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2008 Rochester Biennial, Memorial Art Gallery, Rochester, New York Melissa Sarat Painting Installations and Reviews exhibition curated by Director of Exhibitions Marie Via, with Curator of Education Marlene Hamann-Whitmore photographs by James Via, Rochester, New York
Rochester City Newspaper, Rochester, NY Published by Rebecca Rafferty on Jul 16, 2008 Navigating the lushly chaotic labyrinth of imagery in Melissa Sarat's colossal and explosively colorful oil paintings is like playing I Spy, or stumbling upon Dionysus' forbidden garden party. The packed picture planes are inhabited by the unmistakable abundant flora and fauna of her Louisiana childhood home, as well as masked and costumed individuals who combine themes of power and madness (the artist was raised on the grounds of a mental institution). Sarat's feral characters, which she describes as "fierce guardian archetypes," possess a certain knowledge behind wild eyes, and symbolically combine mystical religious influence with her concern for the harm we cause to the environment and our own health.
Democrat and Chronicle, Rochester, NY, July 20, 2008 Stuart Low • Staff writer ...Melissa Sarat stuffs each canvas with vibrant Mardi Gras scenes from her native Louisiana. Sarat's Louisiana landscapes bristle with toads in teacups and mellow pussycats with a huge catnip buzz. Start off your tour with Sarat's oil paintings, which are guaranteed to jolt you into a state of heightened funkiness. In the 1960s, they'd have been hailed as acid-trip visions. Yet they precisely re-create this Cortland County painter's Technicolor memories of Louisiana. Every inch of canvas is crammed with Mardi Gras masks, bird nests and wildflowers. Their unnaturally bright colors and unpredictable sizes have an Alice-in-Wonderland quality. "She appeals to all five senses in painting life's rich pageant," says education curator Marlene Hamann-Whitmore. "Her work is mostly female-centered: She uses herself, her two daughters and her mom as models.
Rochester City Newspaper, Rochester, NY ART: "Rochester Biennial" By Dale Evans on Jul. 18th, 2008 By far the most surprising to me were Melissa Sarat's paintings. At first I thought they were quilted. They are so bright and plump that they seem almost three-dimensional. Brimming with symbolism, they transported me to a steamy bayou, replete with drug-induced dancing. I don't know much about art, other than what I like and don't like. But her work, I just know it is good.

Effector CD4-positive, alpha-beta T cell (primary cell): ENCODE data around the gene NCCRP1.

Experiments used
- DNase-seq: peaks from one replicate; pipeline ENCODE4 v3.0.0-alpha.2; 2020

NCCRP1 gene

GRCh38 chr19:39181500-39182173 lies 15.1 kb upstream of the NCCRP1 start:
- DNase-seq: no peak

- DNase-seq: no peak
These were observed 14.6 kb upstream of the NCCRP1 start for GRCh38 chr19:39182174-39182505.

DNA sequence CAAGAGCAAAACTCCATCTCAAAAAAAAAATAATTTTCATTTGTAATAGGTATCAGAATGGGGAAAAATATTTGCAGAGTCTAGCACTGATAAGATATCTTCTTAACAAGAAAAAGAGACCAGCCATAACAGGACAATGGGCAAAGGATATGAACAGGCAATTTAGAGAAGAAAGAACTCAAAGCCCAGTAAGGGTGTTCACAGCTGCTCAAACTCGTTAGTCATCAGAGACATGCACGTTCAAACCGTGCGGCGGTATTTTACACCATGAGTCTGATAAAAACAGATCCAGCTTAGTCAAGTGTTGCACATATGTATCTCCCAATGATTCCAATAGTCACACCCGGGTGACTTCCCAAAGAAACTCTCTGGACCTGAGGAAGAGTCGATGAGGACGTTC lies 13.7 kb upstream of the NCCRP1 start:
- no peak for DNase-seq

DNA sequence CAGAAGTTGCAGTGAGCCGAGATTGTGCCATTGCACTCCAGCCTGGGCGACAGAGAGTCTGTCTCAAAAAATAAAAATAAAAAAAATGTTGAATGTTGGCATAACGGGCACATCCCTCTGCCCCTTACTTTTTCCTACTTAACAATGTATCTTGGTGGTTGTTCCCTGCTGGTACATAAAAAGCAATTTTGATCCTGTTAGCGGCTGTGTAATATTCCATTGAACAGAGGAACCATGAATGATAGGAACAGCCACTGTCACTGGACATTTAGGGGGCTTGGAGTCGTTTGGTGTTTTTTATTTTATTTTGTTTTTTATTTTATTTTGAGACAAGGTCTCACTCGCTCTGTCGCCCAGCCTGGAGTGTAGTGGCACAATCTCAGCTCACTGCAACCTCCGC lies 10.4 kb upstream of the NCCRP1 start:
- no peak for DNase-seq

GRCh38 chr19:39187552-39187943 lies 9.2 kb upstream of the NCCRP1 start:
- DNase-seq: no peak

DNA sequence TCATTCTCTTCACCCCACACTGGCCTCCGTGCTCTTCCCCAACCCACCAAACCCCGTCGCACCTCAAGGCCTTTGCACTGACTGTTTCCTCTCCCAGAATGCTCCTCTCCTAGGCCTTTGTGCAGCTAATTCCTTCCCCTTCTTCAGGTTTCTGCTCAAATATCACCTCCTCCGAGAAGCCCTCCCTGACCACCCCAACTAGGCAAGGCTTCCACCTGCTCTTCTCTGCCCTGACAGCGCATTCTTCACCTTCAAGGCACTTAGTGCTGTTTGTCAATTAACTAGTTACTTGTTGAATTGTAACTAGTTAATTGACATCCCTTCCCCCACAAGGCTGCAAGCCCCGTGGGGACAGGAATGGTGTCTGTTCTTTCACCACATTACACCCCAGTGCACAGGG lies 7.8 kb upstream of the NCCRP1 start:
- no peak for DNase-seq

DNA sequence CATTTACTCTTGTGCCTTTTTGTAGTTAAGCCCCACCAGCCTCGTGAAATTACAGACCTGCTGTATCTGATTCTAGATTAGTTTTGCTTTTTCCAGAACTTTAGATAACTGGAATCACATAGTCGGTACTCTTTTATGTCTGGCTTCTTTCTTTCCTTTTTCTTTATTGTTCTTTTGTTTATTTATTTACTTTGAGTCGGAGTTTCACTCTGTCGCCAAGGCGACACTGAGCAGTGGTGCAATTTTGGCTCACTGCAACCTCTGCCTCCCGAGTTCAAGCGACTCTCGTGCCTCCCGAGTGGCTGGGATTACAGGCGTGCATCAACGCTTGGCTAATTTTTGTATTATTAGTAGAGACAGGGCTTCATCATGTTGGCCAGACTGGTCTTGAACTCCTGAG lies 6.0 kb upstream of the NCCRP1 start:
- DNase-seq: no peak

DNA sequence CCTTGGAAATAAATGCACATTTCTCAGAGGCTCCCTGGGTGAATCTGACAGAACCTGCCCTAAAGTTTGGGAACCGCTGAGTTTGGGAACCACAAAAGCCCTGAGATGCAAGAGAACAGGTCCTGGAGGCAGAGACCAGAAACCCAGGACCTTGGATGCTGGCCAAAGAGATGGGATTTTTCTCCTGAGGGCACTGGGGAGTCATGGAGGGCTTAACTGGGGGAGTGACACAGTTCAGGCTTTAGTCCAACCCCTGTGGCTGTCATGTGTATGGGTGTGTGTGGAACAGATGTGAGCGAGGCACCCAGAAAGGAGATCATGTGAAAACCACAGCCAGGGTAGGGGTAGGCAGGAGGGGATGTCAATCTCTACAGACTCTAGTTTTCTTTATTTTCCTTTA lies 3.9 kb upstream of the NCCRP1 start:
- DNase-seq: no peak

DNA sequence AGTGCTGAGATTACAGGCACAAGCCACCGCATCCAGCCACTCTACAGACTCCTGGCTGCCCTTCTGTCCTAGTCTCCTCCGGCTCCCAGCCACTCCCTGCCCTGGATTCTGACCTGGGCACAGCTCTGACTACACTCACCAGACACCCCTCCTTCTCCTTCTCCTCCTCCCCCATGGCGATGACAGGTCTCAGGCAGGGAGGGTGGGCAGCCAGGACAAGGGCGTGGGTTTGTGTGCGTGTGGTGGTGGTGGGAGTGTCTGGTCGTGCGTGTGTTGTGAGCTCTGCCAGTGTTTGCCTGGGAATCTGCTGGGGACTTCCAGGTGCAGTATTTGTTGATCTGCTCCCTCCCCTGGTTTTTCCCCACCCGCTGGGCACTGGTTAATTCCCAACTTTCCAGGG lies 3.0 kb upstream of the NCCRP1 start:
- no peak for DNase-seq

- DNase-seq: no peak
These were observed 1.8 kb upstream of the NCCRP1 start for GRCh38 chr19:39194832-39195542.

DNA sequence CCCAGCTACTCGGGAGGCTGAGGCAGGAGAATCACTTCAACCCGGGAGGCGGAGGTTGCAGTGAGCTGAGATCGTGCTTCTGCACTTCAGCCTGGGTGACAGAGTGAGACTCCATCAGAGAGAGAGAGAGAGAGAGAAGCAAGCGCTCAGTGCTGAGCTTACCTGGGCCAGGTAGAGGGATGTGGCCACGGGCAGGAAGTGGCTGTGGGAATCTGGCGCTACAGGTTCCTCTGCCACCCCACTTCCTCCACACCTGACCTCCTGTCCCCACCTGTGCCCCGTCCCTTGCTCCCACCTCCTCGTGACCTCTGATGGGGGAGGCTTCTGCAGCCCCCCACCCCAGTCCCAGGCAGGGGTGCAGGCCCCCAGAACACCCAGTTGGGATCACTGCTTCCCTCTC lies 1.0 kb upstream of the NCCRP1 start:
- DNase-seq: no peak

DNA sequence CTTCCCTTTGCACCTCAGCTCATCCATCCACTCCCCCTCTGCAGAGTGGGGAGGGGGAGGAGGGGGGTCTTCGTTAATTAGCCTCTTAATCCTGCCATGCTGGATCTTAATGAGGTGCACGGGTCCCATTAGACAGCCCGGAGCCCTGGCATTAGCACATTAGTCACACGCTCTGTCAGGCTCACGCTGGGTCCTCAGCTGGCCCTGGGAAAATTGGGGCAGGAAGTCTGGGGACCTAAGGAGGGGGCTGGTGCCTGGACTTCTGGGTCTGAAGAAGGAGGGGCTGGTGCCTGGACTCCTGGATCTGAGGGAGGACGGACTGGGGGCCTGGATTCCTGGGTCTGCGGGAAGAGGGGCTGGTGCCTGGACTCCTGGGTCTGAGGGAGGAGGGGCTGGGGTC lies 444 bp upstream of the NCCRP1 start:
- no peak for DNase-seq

Indianapolis Art Center, New Orleans Table, 2009 featured an opening eveningfête de Mardi Gras with Buckwheat Zydeco Melissa Sarat Painting Installations and Reviews curated and photographed by Director of Exhibitions David Kwasigroh
"New Orleans Table: Paintings by Melissa Sarat" Indianapolis Art Center visual art review Posted on July 1, 2009 by Dan Grossman In the painting that gives title to this show, you see items that you might find in a New Orleans household during Mardi Gras. The warm colors of the depicted fruit and the cool blue backdrop create the kind of vivid contrasts that are common in Sarat's work. Such still life depictions, however, are the exception here (if you equate still with calm, that is). In “Talking Heads” (oil on canvas), there are, well, talking heads --on platters-- at eye level. As your eye travels upward, there’s a perspective shift so that depicted items such as eggs seem to rest atop the canvas, as if the canvas was a table and you were looking down at it. But this isn’t the only way Sarat toys with perspective. In the ominously titled "Post Tipping Point," a parrot dwarfs the human faces depicted while peering out accusingly, as if indicting us for our human-centered complacency. Through Aug. 23; 317-255-2464, www.indplsartcenter.org.
Indianapolis Monthly, July 2009, Best Bets Our editor's picks for the best events in the Circle City this month. Exhibitionist There’s nothing understated about New Orleans Table: Paintings by Melissa Sarat. The exhibit, coming to the Indianapolis Art Center, boasts canvases as loud and celebratory as the city it depicts. And what better way to mark the IAC’s 75th anniversary this summer? Sarat’s large-scale oil paintings scream with the vivid colors and dreamlike imagery of Mardi Gras. Through Aug. 23. Free. 820 E. 67th St. 255-2464 indplsartcenter.org.